This New Year
“O Son of Spirit! Noble have I created thee, yet thou hast abased thyself. Rise then unto that for which thou wast created.” –Baha’u’llah
One of the things that being a vegetarian helps me to do is become more of who I want to be. I am forced, with each seemingly small choice, to become who I am inside. Each step has been a struggle against what is easy. It is standing in a grocery store aisle with no rennet-free cheese available, with a pizza planned for dinner. It is being offered a s’more with gelatin-containing marshmallows when I’m craving gooey chocolate. It is reading every ingredient when I’m tired and short on time. It is being hungry sometimes. It is asking an impatient waiter for an ingredient rundown. It is driving to another store when the Target I’m at doesn’t sell cruelty-free shampoo. It is inconveniencing family and friends, and defending my choices. It is “giving up” things, one at a time, that my body never really wanted anyway. But at each juncture, I have found I can’t bring myself to support pain, slaughter, and torture, be it of humans or animals. I think of their eyes when they are scared, alone, fearful, in pain. I can’t say that any desire or convenience in my life warrants the fear, pain, torture, or slaughter of another.
Our forefathers, our ancestors, were amazing. Obviously, their ingenuity and survival skills resulted in us all being here today. But I think that society grows and progresses with each generation. We aren’t one species scrambling for a foothold in an imposing, scary world – we aren’t clawing our way to the top. We’re here. And our survival has been so successful that we are the detriment of others. As a species, our position is safe enough for us to look around and reexamine our position, our purpose, and our habits. Doing things just because we have the power to do them or because our forefathers did them that way isn’t worthy reasoning anymore. We can’t build our choices on such a foundation.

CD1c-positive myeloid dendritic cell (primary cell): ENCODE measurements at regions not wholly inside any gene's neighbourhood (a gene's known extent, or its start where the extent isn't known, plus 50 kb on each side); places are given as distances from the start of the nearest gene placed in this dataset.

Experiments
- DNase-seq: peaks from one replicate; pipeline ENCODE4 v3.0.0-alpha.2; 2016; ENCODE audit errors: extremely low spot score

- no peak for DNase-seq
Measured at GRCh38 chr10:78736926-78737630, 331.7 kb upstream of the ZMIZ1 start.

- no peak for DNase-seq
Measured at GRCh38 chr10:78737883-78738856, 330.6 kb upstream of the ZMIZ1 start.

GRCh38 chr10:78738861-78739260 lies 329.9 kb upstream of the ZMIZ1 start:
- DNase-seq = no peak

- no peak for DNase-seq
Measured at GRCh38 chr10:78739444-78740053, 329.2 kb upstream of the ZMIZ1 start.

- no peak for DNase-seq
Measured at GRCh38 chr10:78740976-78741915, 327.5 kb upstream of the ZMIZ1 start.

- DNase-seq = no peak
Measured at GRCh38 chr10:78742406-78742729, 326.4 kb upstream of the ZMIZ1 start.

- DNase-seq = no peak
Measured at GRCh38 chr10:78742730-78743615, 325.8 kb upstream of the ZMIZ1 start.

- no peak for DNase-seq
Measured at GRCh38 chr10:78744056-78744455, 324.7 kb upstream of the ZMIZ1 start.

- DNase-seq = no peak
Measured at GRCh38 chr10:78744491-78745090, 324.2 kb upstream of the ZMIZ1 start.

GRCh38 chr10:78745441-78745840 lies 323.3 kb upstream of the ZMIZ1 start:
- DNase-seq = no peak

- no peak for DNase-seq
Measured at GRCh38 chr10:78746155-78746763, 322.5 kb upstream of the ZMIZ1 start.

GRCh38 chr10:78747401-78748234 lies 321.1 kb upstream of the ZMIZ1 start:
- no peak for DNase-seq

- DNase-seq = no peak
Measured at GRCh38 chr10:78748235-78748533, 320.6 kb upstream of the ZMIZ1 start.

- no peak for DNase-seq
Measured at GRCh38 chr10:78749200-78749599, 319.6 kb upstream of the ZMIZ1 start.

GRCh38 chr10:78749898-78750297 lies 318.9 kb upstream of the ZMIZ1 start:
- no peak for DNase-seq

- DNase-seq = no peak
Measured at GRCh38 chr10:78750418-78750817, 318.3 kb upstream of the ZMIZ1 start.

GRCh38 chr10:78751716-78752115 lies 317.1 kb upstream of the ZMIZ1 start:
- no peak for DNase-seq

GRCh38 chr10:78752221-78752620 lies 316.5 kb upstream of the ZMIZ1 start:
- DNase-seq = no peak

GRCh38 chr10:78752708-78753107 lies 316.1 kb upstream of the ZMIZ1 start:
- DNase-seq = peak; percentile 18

The way I interpret the quote above is that we are created noble beings, and every small choice we make in our lives can uncover more of that nobility. Every choice either moves forward our ever-advancing civilization or hinders its progress. Sometimes supporting the status quo and simply going about life as usual hinders that progress, if we aren’t thinking about the choices we’re making. I don’t have a New Year’s Resolution in the scheme of resolving to make a radical 180 degree pledge. It is a good time, though, to think about re-committing to making each small choice with awareness and purpose, so that we can rise unto that for which we were created.
I am continually astounded by your efforts and commitment! I can not contribute to the greening and progress of our physical and spiritual world in the way you do. But I have chosen recycling as something I can and will continue to do. I think it is one of the most valuable and easiest of contributions. against the wishes of my family, we now recycle aluminum, paper, and plastic. Plastic maybe being the most important. I carry cloth bags with me so as not to use bags from the store. When I walk the dog, I take two plastic bags with me – one for the dog poop and one for recyclables that I come across in the neighborhood.
I don’t have a new resolution except to try again to practice a resolution that I made several years ago in a collage:
“Practice reandom kindnesses and sensless acts of beauty.” I got this saying off of a rubber stamp, and I have the collage beside my art table.
I agree with your interpretation. As Budha proclaimed, we must be ‘mindful’. To me that means we must pay attention to our choices and opportunities in making our world a better place. We have a CHOICE in everything we do.